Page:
• "arbitrarily slowly": I see that each converges more slowly than the last, but I don't know what "arbitrarily slowly" means in the context of the question. Does it mean that given an arbitrary divergent series $\sum\limits_{n=1}^\infty a_n$ of positive numbers, there exists a series in your set of examples that diverges more slowly? Commented Jul 26, 2013 at 4:22
• To answer to the first comment, this reply totally helped me to understand the choosen answer by providing a way to construct such 'arbitrary close' series. Commented Aug 15, 2023 at 23:36

The Cauchy condensation test allows to find an infinity of slower divergent series :

• $\displaystyle \sum \frac 1n\;$ behaves like $\;\displaystyle \sum 2^n \frac 1{2^n}=\sum 1\;$ which diverges
• $\displaystyle \sum \frac 1{n\ln(n)}\;$ behaves like $\;\displaystyle \sum 2^n \frac 1{2^n\;n}=\sum \frac 1n\;$ which diverges
• $\displaystyle \sum \frac 1{n\ln(n)\ln(\ln(n))}\;$ behaves like $\;\displaystyle \sum 2^n \frac 1{2^n\;n\ln(n)}=\sum \frac 1{n\ln(n)}\;$ which diverges... QED.

(from Chaitin's book 'Algorithmic Information Theory')

• Interesting example of something, but not an answer to the question. Commented Jul 25, 2013 at 17:37
• @JonasMeyer: Well yes it shows just a rather neat family at the 'border of divergence' (and there is a corresponding family on the other side...). Commented Jul 25, 2013 at 18:17
• RaymondManzoni: I agree it is neat. What exactly is meant by 'border of divergence'? Commented Jul 26, 2013 at 4:19
• @Jonas: It was just a picture. Formalizing this would ask for much more work and start with something like "Consider the space of elementary functions of $n$ from the point of view of differential algebra that is the logarithmic, exponential and algebraic extensions of (say) the field of rational functions over $\mathbb{Q}$ (still not considering all the series and omitting the even/odd $n$ sequences and so on). Each of these series should have a 'speed' (to be defined...) of convergence or divergence with $0$ between the two sets. Commented Jul 26, 2013 at 9:57
• From this simple point of view the different series proposed will approach $0$ from the negative side and the replacement of any 'exterior' term $n, \ln(n), \ln(\cdots\ln(n)\cdots)$ by the same term to a power larger than $1$ bring it on the positive convergent side. But I can't be satisfied with this $1D$ picture nor with the infinite (countable) dimensional view of all the possibles elementary functions of $n$ ; at least a second dimension with the value of the limit would make the 'thing' nicer but oblige me to define a finite limit for all divergent series. Fine I'll have to read Hardy ! Commented Jul 26, 2013 at 10:03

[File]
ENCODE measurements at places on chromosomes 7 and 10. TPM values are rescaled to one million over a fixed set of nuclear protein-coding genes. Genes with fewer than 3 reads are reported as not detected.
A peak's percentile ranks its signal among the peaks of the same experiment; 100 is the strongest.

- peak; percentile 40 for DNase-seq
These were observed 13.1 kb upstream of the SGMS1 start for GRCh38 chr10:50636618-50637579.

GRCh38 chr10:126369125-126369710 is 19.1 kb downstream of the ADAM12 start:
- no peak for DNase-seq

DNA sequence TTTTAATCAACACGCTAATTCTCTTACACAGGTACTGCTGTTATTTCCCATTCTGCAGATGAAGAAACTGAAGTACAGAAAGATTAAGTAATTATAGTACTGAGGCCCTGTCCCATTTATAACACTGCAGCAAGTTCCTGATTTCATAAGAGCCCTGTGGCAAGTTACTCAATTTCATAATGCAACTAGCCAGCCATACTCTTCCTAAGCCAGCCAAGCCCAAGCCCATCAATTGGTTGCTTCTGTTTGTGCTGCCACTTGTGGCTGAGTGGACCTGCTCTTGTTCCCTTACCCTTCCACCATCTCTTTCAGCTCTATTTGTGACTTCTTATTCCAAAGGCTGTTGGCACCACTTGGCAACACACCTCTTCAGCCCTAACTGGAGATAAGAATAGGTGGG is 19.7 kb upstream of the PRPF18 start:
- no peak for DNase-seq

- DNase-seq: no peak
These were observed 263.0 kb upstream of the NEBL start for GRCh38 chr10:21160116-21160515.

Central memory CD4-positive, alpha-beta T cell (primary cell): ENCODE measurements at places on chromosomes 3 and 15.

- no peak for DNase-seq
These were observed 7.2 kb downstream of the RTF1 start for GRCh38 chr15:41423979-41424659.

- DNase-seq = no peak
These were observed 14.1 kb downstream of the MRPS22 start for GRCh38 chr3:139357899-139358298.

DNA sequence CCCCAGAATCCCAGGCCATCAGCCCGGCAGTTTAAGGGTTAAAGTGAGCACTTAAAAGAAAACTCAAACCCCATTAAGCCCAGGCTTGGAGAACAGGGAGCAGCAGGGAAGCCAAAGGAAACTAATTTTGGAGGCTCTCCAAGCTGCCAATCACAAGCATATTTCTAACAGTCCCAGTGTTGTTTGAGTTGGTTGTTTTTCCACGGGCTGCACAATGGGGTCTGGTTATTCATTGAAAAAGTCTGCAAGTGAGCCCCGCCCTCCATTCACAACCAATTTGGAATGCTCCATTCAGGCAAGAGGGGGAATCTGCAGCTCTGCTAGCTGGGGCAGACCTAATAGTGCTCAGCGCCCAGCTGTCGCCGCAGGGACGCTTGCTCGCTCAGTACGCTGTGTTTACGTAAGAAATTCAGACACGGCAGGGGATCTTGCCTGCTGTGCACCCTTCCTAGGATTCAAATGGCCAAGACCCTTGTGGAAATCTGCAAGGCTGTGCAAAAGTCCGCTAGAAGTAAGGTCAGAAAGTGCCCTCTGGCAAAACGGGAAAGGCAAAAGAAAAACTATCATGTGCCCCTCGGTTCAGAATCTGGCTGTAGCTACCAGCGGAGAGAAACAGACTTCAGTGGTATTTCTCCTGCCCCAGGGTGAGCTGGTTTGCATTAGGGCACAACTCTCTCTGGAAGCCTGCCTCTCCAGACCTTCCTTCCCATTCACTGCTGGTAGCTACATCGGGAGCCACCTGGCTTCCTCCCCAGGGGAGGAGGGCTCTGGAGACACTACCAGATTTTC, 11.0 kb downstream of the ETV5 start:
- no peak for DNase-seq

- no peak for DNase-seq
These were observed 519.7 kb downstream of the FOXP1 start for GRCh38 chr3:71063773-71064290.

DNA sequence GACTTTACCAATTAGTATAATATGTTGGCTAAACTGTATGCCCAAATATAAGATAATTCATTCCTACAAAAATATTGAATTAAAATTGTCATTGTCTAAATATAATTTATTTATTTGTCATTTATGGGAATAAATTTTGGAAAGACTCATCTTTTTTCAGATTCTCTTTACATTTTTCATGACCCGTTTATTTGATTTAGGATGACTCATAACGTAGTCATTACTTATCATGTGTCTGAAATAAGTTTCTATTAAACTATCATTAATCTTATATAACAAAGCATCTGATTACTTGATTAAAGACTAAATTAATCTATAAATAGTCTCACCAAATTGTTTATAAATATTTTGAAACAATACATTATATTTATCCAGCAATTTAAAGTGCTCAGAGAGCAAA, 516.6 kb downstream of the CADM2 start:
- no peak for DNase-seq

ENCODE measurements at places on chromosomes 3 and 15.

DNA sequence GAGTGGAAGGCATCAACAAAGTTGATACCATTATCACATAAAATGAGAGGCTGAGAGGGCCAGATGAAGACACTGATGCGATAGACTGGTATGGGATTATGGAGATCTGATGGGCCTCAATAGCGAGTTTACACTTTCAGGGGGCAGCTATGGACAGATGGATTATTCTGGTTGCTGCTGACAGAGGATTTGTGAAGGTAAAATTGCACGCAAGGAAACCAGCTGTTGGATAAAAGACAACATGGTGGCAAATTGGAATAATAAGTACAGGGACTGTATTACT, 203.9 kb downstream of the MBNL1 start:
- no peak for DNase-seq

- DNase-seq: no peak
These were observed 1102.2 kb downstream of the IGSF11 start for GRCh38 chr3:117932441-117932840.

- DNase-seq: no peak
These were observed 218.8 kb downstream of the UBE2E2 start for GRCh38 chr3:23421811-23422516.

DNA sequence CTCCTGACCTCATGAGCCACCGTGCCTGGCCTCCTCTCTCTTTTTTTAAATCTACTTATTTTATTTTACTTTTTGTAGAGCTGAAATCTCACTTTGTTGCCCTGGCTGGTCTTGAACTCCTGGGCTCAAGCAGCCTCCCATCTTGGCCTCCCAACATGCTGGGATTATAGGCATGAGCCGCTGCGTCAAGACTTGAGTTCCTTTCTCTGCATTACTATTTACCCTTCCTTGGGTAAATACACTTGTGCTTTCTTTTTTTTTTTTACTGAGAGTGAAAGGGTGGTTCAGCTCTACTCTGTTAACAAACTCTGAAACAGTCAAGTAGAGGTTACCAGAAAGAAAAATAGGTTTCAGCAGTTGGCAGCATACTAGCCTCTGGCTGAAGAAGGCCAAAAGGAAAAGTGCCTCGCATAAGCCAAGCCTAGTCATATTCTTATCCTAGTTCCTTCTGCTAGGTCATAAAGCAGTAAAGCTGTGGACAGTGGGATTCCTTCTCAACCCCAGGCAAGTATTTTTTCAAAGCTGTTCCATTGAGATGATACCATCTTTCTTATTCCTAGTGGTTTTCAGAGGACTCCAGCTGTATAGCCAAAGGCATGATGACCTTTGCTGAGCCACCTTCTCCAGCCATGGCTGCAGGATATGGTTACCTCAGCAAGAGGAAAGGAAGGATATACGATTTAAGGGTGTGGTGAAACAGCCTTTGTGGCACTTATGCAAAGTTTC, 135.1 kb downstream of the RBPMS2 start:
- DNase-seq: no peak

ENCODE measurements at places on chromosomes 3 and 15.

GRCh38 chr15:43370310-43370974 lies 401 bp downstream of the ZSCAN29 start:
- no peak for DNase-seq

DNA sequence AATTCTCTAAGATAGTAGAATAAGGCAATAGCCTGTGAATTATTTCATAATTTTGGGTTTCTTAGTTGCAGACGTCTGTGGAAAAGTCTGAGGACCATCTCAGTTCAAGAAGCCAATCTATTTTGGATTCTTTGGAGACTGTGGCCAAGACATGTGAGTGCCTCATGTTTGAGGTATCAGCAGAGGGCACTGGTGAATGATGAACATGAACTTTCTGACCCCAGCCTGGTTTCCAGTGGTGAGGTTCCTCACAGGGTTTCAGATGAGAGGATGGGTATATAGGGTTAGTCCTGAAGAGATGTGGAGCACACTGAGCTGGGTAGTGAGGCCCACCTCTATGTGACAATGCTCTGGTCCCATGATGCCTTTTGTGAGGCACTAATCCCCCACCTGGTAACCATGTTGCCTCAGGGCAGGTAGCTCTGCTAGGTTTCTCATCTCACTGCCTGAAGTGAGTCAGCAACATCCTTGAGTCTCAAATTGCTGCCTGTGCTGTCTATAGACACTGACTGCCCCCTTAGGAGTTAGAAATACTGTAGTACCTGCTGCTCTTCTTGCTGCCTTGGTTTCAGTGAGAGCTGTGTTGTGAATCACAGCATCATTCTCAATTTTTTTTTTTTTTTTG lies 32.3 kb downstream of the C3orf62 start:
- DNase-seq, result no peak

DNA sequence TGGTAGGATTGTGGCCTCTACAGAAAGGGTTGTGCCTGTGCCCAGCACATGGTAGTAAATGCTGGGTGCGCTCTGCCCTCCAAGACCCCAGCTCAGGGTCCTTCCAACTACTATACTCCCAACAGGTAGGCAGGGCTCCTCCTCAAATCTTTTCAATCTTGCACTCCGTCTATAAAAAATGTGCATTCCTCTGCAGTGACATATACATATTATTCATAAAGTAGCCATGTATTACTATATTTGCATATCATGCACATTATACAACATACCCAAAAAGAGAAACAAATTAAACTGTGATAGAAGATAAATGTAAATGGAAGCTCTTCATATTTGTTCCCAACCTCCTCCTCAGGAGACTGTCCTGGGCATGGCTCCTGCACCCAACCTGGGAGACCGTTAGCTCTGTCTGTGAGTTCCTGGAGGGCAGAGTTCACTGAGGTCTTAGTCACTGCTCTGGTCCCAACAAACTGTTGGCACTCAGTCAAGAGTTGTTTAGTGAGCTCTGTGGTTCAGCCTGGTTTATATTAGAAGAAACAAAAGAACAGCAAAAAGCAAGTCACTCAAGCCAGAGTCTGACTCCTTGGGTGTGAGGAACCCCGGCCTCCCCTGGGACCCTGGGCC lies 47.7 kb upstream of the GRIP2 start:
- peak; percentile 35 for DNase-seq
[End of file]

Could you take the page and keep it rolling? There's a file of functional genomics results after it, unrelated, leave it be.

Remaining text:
If you have $(a_n)_{n\in\mathbb{N}}$ a divergent series: $$\sum_{n=0}^N a_n \xrightarrow[N\to\infty]{}\infty$$ with $a_n > 0$ for all $n\in\mathbb{N}$), consider the series with term $$b_n\stackrel{\rm{}def}{=}\frac{a_n}{\sum_{k=0}^n a_k}.$$ One can show that the series $\sum b_n$ diverges.

• I don't know how you could begin showing that (I know very little about asymptotics). Could you hint or provide a link?
– Meow
Commented Jul 25, 2013 at 16:58
• Mmmh... there should be a lot of answers to this on the site, but essentially, you can first see that is $b_n\not\to 0$, it's settled; so assume $b_n\to 0$. Then $b_n\sim -\ln(1-b_n)$, and writing further: $$-\ln(1-b_n) = -\ln(1-\frac{a_n}{A_n}) = -\ln\frac{A_{n-1}}{A_n} = \ln A_n - \ln{A_{n-1}}$$ where $A_n=\sum_{k=0}^n a_k$. Now, since $\sum a_n$ diverges, $\ln A_n\to\infty$, and by telescoping the terms this means that the series $\sum(-\ln(1-b_n)) = \sum ( \ln A_n - \ln A_{n-1} )$ diverges; therefore, since $b_n\sim -\ln(1-b_n)$, the series $\sum b_n$ diverges as well. Commented Jul 25, 2013 at 17:00

Suppose there is a slowest-diverging series. Call it $(a_n)$.

Define $A(n)=\sum a_n$. Thus, $A(n)$ is a slowly-diverging function.

Define $B(n)=\ln A(n)$. Thus, $B(n)$ diverges even slower than $A(n)$.

Define $b_n=B(n)-B(n-1)$. Thus, $(b_n)$ is an even slower diverging series. Contradiction.

• By "series" you mean "sequence", right?
– Gary
Commented Jun 17, 2023 at 12:18
• I don't think so - $\sum b_n$ is what goes to infinity here, not $b_n$. Commented Jun 18, 2023 at 3:46
• I guess it is an abuse of notation, e.g., $(a_n)$ should be $\sum_{n=0}^\infty a_n$ and $A(n)$ should be $\sum_{k=0}^n a_k$.
– Gary
Commented Jun 18, 2023 at 5:55
• @Gary You're probably right. (I wrote this eight years ago.) Commented Jun 18, 2023 at 20:00

Let $$A(n)$$ be an Ackermann function, let $$1_{A}$$ be its indicator function (i.e $$1_{A} (x)=1$$ if $$A(n)=x$$ for some $$n$$; $$0$$ otherwise). Then $$\sum 1_{A}$$ diverges. A one that diverges faster but more interesting is $$s(0)=1$$, $$s(n+1)= s(n)+ \frac{1}{p_{n}s(n)}$$ where $$p_{n}$$ is the nth prime.

• How does this address the question given by the OP? Commented Apr 3, 2014 at 0:26
• Thinking outside the box. One is the slowest concrete example posted. It also shows the futility of such search. The other also is slow and uses some neat math. Commented Apr 3, 2014 at 0:58
• Don't presume that I gave you the downvote. I didn't. Commented Apr 3, 2014 at 1:00
• I didn't; thanks for the feedback. Commented Apr 3, 2014 at 1:19
• Upvote (+1)! The answer makes sense. I'd never heard of the Ackermann function. Where does this come up? Commented Apr 3, 2014 at 1:30